Clarifying: "Let me make sure I'm with you. You believe my desire for money, which is the only thing I care about, comes from fearing what the world would do to me if I didn't have enough money?"

Reframing: Why and How? 

I think of reframing as paraphrasing what is said between the lines, and, after reflecting feelings, it's my favorite active listening tool. Reframing helps you direct the conversation towards feelings, behaviors, or values that may not otherwise be addressed. It can also help you redirect a conversation that is heading down a path you are not willing to follow. While nudging the conversation, reframing continues to demonstrate your understanding and your commitment to taking the conversation deeper. 

Reframing involves acknowledging not only the content of what someone has said, but also the values, behaviors, or feelings represented by what was said.  Here are a two examples:  

"...Merry Christmas! Out upon merry Chrsitmas! What's Christmas time to you but a time for paying bills without money; a time for finding yourself a year older, but not an hour richer; a time for balancing your books and having every item in 'em through a round dozen of months presented dead against you? If I could work my will...every idiot who goes about with 'Merry Christmas' on his lips should be boiled with his own pudding, and buried with a stake of holly through his heart. He should!"

Reframing: "You value working and being fiscally responsible, so the wasted time and money offends you."

"At this time of the rolling year...I suffer most. Why did I walk through crowds of fellow-beings with my eyes turned down, and never raise them to that blessed Star which led the Wise Men to a poor abode! Were there no poor homes to which its light would have conducted me!"

Reframing: "You feel regretful about the lack of concern you showed towards others."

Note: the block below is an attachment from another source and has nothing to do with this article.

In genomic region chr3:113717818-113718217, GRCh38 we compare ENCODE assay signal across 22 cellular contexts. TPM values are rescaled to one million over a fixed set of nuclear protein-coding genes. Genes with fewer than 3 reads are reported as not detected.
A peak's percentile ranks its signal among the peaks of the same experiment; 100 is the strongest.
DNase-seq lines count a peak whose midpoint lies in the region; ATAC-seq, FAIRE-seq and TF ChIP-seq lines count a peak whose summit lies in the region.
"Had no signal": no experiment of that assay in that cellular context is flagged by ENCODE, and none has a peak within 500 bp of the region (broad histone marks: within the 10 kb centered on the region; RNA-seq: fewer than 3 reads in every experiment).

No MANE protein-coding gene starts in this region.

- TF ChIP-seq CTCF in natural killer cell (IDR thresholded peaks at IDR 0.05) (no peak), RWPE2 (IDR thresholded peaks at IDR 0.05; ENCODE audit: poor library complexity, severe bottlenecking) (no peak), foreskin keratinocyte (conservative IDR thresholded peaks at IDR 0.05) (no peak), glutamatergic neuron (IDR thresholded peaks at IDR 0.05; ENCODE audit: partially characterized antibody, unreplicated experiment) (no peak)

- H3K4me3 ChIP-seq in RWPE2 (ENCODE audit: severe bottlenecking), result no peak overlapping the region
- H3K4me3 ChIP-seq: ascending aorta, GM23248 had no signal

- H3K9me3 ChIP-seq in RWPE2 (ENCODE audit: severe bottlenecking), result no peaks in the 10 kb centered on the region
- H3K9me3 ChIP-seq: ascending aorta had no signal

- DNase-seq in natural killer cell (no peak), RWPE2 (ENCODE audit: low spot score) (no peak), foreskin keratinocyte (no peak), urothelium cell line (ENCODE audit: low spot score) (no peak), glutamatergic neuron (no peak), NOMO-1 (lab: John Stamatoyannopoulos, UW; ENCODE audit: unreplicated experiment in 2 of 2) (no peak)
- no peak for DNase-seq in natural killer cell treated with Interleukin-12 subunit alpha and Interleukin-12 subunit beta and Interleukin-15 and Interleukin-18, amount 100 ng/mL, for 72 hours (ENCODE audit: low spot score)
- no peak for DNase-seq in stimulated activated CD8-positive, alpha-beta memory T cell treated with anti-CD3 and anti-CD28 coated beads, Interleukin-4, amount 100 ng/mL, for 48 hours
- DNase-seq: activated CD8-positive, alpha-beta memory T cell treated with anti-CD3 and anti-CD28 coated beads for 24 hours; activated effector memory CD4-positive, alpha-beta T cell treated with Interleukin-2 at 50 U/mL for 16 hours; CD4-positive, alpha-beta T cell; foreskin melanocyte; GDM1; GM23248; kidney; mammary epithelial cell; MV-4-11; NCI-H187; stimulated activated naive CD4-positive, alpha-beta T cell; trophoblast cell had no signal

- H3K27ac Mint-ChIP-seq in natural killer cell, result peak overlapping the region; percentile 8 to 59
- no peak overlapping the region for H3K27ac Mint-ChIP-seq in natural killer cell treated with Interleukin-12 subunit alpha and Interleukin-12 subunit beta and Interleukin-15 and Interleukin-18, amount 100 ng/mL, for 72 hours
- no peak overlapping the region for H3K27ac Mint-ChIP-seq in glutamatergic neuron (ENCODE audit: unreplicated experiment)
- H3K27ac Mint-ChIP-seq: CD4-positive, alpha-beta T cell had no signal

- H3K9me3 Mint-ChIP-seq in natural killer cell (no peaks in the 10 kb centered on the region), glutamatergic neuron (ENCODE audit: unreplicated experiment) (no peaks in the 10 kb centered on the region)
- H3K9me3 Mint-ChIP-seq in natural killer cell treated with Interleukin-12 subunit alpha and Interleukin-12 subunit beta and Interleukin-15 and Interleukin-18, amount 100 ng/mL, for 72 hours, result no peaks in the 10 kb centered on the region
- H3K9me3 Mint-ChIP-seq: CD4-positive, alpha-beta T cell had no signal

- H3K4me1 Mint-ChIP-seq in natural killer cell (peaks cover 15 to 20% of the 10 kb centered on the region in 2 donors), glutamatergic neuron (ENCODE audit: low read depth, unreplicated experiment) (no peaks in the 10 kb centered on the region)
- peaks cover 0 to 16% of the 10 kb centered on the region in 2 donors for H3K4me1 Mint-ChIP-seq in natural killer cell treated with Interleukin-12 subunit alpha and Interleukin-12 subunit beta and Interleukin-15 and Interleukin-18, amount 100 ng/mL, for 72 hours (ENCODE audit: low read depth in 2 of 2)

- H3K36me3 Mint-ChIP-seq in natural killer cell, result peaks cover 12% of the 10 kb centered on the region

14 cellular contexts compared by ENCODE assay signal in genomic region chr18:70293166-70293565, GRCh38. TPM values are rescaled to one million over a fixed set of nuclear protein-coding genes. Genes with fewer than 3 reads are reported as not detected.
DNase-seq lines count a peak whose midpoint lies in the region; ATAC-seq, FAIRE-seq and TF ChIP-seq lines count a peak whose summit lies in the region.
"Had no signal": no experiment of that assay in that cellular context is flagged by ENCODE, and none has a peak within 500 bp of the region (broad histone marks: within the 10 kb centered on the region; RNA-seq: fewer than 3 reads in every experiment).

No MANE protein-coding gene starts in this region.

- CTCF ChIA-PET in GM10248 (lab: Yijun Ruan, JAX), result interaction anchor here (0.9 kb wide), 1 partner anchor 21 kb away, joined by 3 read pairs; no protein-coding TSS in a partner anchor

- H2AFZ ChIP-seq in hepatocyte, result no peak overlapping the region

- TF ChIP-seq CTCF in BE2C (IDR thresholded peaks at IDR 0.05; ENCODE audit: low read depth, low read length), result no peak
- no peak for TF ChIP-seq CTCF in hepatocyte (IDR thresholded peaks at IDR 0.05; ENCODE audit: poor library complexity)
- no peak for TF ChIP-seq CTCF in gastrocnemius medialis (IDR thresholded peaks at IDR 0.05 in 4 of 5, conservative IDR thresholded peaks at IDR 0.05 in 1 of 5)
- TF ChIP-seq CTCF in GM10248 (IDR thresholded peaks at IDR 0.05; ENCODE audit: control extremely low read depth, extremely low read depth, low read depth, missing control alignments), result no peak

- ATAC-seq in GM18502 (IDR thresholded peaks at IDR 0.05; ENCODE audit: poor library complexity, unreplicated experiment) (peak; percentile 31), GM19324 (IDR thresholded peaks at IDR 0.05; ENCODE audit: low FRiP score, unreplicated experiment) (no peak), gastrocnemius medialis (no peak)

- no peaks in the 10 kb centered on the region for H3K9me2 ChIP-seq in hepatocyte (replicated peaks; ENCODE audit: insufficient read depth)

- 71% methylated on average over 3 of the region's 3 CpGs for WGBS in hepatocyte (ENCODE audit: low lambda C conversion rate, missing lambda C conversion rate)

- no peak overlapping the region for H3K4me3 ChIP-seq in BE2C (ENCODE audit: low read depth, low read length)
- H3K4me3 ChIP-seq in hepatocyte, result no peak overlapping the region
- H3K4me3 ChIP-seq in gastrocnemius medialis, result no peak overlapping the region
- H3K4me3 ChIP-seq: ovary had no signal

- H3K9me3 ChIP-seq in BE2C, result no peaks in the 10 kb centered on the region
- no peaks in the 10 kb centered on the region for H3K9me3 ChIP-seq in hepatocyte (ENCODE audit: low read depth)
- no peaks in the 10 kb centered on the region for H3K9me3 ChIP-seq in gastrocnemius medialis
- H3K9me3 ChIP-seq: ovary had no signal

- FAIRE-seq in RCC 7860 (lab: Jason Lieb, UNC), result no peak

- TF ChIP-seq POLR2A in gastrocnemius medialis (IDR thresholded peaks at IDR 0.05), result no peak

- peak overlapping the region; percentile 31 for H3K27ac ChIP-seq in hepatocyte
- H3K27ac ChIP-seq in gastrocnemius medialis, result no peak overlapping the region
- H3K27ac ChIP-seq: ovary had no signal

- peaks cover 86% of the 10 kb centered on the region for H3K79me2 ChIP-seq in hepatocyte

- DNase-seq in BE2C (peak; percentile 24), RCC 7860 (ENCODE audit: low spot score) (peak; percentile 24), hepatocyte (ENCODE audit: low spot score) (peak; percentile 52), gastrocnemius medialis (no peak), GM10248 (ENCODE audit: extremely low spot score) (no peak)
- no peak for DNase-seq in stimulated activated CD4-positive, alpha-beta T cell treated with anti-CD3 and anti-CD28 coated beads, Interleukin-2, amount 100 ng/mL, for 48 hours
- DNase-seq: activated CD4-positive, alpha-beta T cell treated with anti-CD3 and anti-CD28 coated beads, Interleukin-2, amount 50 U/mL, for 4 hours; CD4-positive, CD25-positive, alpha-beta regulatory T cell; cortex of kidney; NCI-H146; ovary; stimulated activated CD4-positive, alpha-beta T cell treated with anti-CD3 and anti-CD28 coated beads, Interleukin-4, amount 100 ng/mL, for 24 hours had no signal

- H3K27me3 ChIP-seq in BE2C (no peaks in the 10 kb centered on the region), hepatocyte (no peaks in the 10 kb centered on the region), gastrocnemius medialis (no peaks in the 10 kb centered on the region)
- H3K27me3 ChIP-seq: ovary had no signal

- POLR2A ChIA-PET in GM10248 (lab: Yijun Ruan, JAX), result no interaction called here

As with paraphrasing and clarifying, you should pause after making a reframing statement, allowing the other person to process, respond, or continue sharing.

Practice Reflecting Content

I had a lot of fun finding the examples I used here to demonstrate paraphrasing, clarifying, and reframing. I also found it to be great practice for these skills! Here's my suggestion for practicing reflecting content:

Find your own dialogue-rich source. Books and TV both work. So does eavesdropping in a coffee shop. :) Write down 3-5 different paragraphs to which you could potentially respond. For each of the paragraphs, write down how you could reflect the content in three different ways: Paraphrase, clarify, and reframe. When you're done, go back through your responses and note which technique would have been the most appropriate in each case.

Feeling good about your content reflecting skills? Awesome! Take 'em live, and notice how they affect your ability to attend during a conversation and the resulting quality of your interactions.

NOTE! All of the quotes used for examples are from Charles Dickens's A Christmas Carol (seasonal, no?). 

Next in the Active Listening Primer: Asking Productive Questions

The Active Listening Primer

Part 1: The Active Listening Mindset
Part 2: Basic Active Listening Skills
Bonus: Prompting Others to Actively Listen

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  1. So well thought-out, Mary! Those were good choices to use, too, for the examples. The writing in Mr. Dicken's time was a lot more formal and differs a lot from how we write today - I doubt there was an OMG to be had in that book! :)

  2. Thanks, Rayna! Nope - not a single OMG! :)